Cleaning a fuel tank should be part of your regular maintenance schedule, mainly if your boat stays out of the water for an extended period.
A tank containing muddy deposits can cause severe problems on your boat until the engine stops. And yet, with simple gestures, it is possible to avoid all these problems.
Does not the adage say that prevention is better than cure? In this article, you will discover how to clean a fuel tank on a boat. We will finish with some quick tips that will keep your tank clean for as long as possible and protect your engine afterward. Best outboard motor for saltwater has a special fuel tank for salty water.
Table of Contents
Why is it necessary to clean a fuel tank regularly?
The fuel used in combustion engines is a mixture of hydrocarbons. It is, therefore, an organic medium in which bacteria and fungi can grow and multiply, especially in the presence of water.
Generally, the fuel storage conditions on boats are very favorable to the development of microorganisms. Like all other forms of micro-organic life, fungi and bacteria need carbon to feed, water to germinate, and oxygen to breathe.
For this purpose, the fuel tank is a perfect medium for the development of micro-organisms. Two factors aggravate the phenomenon:
- The tank is often placed next to the engine. The ambient temperature is, therefore, very favorable to the proliferation of microorganisms.
- Water accumulates in the tank due to the condensation effect and the moisture absorbed by the vent. This makes the reservoir a very favorable medium for the germination of microorganisms.
Over time, bacteria and fungi settle to the bottom of the tank and form gelatinous (muddy) deposits. These deposits can pass through the pipes and clog the filter, which may impact the engine fuel supply causing a drop in power. In extreme cases, the presence of water and micro-organisms in the fuel system can cause irreparable damage to the fuel pump and injectors and cause the engine to shut down completely.
Equipment needed to clean a fuel tank on a boat
- An electric siphon pump (or a transfer pump).
- of gloves
- Protective glasses
- Of cans of sufficient capacity to recover fuel and cleaning water.
- Alcohol or detergent to clean tank.
- A high-pressure cleaner (Karcher).
- A raclette.
- Absorbent tissues.
- A waterproof endoscopic camera (optional).
How to clean a fuel tank on a boat
Prepare your work area
Before starting to clean a fuel tank, it is imperative to prepare the work area well. Working on a fuel tank means that noxious fumes can accumulate at dangerous levels. While diesel is not flammable, you still need to take the necessary precautions to avoid risks. Three critical measures are needed:
- The boat must be out of the water in the ideal
- The work area must be well ventilated.
- No ignition source should be near when cleaning the tank.
If you are working on a gas tank, double your vigilance because the risk of fire and explosion is higher.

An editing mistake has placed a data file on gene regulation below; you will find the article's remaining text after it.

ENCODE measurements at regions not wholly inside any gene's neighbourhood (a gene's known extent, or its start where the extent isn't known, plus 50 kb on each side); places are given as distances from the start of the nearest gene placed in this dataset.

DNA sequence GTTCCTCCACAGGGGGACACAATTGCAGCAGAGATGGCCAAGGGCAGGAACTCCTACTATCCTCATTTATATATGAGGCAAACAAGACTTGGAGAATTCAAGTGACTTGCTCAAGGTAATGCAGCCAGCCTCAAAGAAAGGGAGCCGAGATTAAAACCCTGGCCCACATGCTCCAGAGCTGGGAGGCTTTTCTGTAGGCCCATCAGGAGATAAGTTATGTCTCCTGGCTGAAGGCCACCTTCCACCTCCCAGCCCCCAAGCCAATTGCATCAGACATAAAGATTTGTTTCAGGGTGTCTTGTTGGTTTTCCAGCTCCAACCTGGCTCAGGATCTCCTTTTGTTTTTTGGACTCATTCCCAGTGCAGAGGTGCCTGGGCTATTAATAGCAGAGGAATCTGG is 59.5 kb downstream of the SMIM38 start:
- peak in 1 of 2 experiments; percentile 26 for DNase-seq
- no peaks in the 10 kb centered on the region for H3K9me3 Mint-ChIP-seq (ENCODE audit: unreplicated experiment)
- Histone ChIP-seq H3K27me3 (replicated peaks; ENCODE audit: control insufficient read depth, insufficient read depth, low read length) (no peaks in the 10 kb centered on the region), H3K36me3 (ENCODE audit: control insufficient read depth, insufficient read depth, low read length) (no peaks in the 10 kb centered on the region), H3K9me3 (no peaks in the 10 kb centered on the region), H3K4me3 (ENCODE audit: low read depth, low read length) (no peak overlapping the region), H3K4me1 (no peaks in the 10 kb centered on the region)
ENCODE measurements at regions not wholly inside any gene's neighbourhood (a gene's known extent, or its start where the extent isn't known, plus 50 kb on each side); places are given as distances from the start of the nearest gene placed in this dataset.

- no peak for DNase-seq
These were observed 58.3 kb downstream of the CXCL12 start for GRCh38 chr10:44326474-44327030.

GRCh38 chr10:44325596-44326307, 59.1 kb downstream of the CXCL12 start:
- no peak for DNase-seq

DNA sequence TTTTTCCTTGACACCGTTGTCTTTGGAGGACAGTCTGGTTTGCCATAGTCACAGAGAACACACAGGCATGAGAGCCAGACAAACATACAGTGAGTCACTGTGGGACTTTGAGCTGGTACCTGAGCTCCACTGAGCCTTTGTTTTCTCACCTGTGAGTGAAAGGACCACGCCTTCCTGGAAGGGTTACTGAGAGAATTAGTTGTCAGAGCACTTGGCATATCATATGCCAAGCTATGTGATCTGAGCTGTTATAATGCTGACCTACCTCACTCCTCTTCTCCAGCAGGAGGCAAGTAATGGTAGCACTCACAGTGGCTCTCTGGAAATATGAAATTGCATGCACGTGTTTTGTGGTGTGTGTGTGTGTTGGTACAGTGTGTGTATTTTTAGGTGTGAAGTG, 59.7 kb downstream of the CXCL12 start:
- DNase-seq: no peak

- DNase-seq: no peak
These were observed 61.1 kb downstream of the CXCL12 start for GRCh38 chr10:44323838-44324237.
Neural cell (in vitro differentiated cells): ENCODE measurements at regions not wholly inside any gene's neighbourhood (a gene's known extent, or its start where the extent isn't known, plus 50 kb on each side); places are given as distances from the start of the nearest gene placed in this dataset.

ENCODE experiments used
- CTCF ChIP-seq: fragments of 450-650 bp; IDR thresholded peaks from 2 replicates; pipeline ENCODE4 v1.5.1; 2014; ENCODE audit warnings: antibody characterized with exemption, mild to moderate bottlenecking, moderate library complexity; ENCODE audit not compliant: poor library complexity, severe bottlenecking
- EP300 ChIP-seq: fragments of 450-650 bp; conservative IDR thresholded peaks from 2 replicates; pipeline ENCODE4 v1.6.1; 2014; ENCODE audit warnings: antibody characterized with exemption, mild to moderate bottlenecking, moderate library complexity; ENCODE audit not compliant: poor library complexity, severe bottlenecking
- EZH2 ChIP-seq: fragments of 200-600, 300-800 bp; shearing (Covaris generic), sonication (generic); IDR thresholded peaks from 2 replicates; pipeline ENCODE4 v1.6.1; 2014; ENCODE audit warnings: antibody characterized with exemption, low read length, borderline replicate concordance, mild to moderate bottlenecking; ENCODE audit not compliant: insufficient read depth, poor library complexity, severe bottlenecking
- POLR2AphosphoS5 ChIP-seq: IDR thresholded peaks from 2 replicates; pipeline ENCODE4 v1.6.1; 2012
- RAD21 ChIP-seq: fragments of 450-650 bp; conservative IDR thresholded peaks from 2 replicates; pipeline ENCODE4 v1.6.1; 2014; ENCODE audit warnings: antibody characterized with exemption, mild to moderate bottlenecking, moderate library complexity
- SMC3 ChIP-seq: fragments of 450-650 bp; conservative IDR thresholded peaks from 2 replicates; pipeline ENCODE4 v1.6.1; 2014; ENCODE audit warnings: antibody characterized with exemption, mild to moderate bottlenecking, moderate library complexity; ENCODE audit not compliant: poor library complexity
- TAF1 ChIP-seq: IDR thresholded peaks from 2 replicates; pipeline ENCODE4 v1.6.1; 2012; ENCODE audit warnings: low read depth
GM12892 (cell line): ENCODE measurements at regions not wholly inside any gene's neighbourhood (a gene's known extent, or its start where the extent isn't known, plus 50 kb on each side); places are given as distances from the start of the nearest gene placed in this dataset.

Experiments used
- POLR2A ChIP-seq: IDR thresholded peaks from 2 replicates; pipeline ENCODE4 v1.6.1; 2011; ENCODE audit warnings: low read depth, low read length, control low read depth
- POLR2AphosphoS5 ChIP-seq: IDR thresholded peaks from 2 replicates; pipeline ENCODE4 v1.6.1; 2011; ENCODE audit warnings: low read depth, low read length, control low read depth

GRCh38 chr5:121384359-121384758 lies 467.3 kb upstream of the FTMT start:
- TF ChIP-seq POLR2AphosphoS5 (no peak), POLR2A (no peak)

Empty the tank
If your tank is equipped with a purge valve or an access hatch (inspection hatch), then it will be easier to empty it. Of course, not all boats are equipped with these handy accessories and will have to do with!
If you do not have a purge valve or inspection hatch, then the easiest way is to remove the dipstick so that you can introduce the siphon pump to pump the fuel into the waste containers.
Clean the fuel tank
First case: your tank is equipped with an access hatch
The existence of a trap door on the tank makes cleaning much more comfortable. Open the hatch, remove the muddy deposits at the bottom of the tank. Then use a high-pressure cleaner to clean the sides of the tank. Vacuum the cleaning water with the siphon pump. Put alcohol or concentrated detergent diluted with water in the tank and wait a few hours before vacuuming again using the pump. Rinse thoroughly with water until the soapy water disappears and allow the tank to dry.
Second case: your tank is not equipped with an access hatch
In the absence of a trap door, it is more convenient to disassemble the tank. From the gauge mounting hole, insert absorbent cloths attached to the end of a flexible metal rod and try to eliminate as many deposits as possible. Of course, the operation takes a lot of time and you must provide a sufficient amount of rags.
An endoscopic camera will allow you to see the inside of the tank and more effectively eliminate deposits. Moreover, this gadget is inexpensive, since the price of an entry-level model does not exceed 10 euros. Once the rags come back a bit clean, you can move on to the next step.
Fill the tank with alcohol or detergent diluted with water and leave on for a few hours. Vacuum the cleaning water and use a Karcher equipped with a nozzle suitable for cleaning the high-pressure tank. Vacuum the cleaning water again and repeat the operation until the tank is perfectly clean. To finish, let the tank dry and put it back in place.
To protect the injection system, the fuel hoses must also be cleaned and the fuel filter must be replaced!
Tips to keep your tank clean and protect your engine!
- To reduce the risk of condensation, remember to refill your fuel tank before wintering and whenever you return from an outing or when using your boat. It would be best if it is always full when you are not using the boat.
- If your boat does not have one, install a trapdoor so that you can regularly check the condition of your tank.
- Install a settling filter between the tank and the fuel filter to protect the injection system if the water is present in the tank.
- Add an antibacterial additive, suitable for your engine, each time you refuel to prevent the formation of micro-organisms in the tank.
And have you ever had to clean a fuel tank? How did you do? Tell me in the comments!